Proofreader, staff writer, restaurant columnist, music editor 1983-1989; restaurant critic 1996-present

I learned how to write at L.A. Weekly, largely under the tutelage of Bob LaBrasca, whose preferred method of getting a writer to change an offending passage was to read it back to him in a sarcastic tone. I found my politics at the Weekly, possibly the result of concussions sustained while butting heads with the editor, Jay Levin. I learned about love and loss and betrayal and loyalty and the inadvisability of changing so much as a comma in the copy of Michael Ventura. I edited a humor column whose conceit was that nothing in it was actually funny, and I edited so many “Best of L.A.” issues that I still have to be constrained from constructing paragraphs in its entirely too-imitable form.

I even found true love at the Weekly — I was a proofreader, she was an intern, and half the place’s male staff sustained whiplash every time she would pass by the photocopy machine in her tightest pair of jeans. (We’ve been married for 18 years.)

But somebody might as well say it: The Weekly’s music section sucks. And I don’t mean that it sucks now, suddenly. It always sucked. It sucked when we ran love letters to the Knack and the Naughty Sweeties when Hollywood punk rock was in flower; it sucked when we ran Randy Newman hagiographies while the birth of hardcore raged around us, and it sucked when Metallica, Van Halen and Motley Crue, Jane’s Addiction, N.W.A and Poison were becoming the biggest bands on the planet, while we persisted in running thoughtful essays on the Blasters, Joe Ely and Maria McKee; PiL, REM and Tanita Tikaram; Depeche Mode and the Smiths — post-punk and grown-up stuff, mostly, more Tom Schnabel than Rodney Bingenheimer.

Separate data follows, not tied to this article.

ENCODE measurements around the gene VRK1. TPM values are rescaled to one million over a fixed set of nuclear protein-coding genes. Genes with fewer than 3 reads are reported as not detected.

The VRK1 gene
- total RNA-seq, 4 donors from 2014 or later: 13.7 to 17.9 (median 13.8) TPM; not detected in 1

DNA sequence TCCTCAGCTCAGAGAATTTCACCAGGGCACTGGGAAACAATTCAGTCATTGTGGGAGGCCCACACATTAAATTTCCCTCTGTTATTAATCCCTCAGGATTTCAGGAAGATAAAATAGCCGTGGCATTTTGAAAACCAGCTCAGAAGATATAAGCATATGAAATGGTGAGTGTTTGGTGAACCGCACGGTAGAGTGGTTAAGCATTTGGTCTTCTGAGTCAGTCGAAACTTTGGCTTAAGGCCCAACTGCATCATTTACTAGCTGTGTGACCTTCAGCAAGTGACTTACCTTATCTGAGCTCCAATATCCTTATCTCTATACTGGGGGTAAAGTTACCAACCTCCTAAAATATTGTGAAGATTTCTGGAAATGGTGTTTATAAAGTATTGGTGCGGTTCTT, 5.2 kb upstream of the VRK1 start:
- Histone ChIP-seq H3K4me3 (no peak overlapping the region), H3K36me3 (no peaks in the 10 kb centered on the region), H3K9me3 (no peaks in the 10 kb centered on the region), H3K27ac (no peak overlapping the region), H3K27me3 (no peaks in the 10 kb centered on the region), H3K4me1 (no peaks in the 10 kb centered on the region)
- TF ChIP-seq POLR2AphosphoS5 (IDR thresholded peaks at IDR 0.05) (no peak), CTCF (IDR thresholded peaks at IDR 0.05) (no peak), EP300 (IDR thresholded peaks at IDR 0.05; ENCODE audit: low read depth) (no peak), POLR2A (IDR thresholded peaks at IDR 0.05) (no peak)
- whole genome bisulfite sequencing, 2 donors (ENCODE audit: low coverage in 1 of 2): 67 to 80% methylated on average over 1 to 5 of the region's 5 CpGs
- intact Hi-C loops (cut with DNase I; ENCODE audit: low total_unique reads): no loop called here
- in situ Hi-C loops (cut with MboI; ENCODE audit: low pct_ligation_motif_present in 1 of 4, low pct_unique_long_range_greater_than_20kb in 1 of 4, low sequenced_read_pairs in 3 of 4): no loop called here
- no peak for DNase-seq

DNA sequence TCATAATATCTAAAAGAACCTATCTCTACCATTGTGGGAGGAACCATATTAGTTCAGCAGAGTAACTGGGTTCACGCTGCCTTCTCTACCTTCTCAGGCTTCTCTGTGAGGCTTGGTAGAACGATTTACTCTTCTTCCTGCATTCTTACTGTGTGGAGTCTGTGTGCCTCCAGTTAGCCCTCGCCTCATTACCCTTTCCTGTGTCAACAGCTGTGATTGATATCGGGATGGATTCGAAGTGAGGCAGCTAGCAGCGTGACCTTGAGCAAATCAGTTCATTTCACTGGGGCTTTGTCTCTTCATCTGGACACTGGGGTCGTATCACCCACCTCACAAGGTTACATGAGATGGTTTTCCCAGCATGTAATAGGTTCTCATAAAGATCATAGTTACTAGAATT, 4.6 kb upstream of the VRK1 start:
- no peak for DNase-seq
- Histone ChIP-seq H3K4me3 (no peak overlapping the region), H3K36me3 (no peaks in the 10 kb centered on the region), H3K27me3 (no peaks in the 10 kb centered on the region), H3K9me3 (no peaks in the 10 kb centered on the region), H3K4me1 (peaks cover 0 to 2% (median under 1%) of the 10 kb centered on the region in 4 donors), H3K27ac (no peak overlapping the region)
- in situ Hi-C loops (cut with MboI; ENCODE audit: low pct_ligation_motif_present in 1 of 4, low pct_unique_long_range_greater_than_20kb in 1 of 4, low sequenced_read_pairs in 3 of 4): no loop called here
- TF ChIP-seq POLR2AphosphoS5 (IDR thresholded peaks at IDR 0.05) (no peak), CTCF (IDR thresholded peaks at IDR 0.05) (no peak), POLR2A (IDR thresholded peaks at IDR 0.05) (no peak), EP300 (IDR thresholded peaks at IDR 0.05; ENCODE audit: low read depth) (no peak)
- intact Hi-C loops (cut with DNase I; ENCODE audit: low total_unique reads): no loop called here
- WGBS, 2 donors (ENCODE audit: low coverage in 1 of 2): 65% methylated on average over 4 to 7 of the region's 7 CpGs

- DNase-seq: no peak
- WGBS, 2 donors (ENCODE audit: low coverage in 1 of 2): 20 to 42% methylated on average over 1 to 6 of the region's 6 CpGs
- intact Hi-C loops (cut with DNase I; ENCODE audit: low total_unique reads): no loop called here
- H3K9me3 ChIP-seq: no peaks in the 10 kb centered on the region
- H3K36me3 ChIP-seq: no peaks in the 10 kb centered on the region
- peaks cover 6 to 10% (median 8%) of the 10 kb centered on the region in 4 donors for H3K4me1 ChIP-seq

Is there an Angeleno alive who didn’t grow up calling the paper the L.A. Weakly, perhaps thinking that she was the first person ever to come up with that clever alternative spelling? Has there ever been a paper whose flaws were responsible for the launching of more zines? It has become a traditional step in the development of a Los Angeles teenager, the first realization that the Weekly has gotten her particular corner of the scene completely, horribly wrong — not excepting, I assure you, the Ice Cube–and-Slayer-soaked term I served as music editor in the late 1980s, which was a bad, bad time for Morrissey fans. My fate was sealed, I think, the day Kit Rachlis, the paper’s second editor, realized that my opinion of sainted folkies Richard and Linda Thompson was pretty much the same as his opinion of Quiet Riot. I was fired the second my contract expired.

But in its own subversive way, the Weekly was always at the center of music in Los Angeles, the employer of last resort for the misfits and malcontents who make up the majority of any respectable rock & roll scene, a place where an excess of tattoos, a tendency toward Tourette’s-like outbursts and an inability to rise before noon were not necessarily impediments to a semi-successful career. Levin was a famously soft touch for any transgressive artist or would-be magazine entrepreneurs with a line of bullshit and a dream. Half of Guns N’ Roses blew through the paper at one time or another; significant portions of Pigmy Love Circus, L7, Leaving Trains, the Fiends and Thelonious Monster, among many others, stuck around for years. When I wandered into the paper to apply for a proofreading job 25 years ago, I was ushered back to an office by the guitar player for the Fibonaccis, the guy administering the test was the singer for Dred Scott, the dispatch office seemed to be run by the Flyboys, and I bumped into members of the Bags, Redd Kross and the Germs in the hall. Never have I wanted a job more.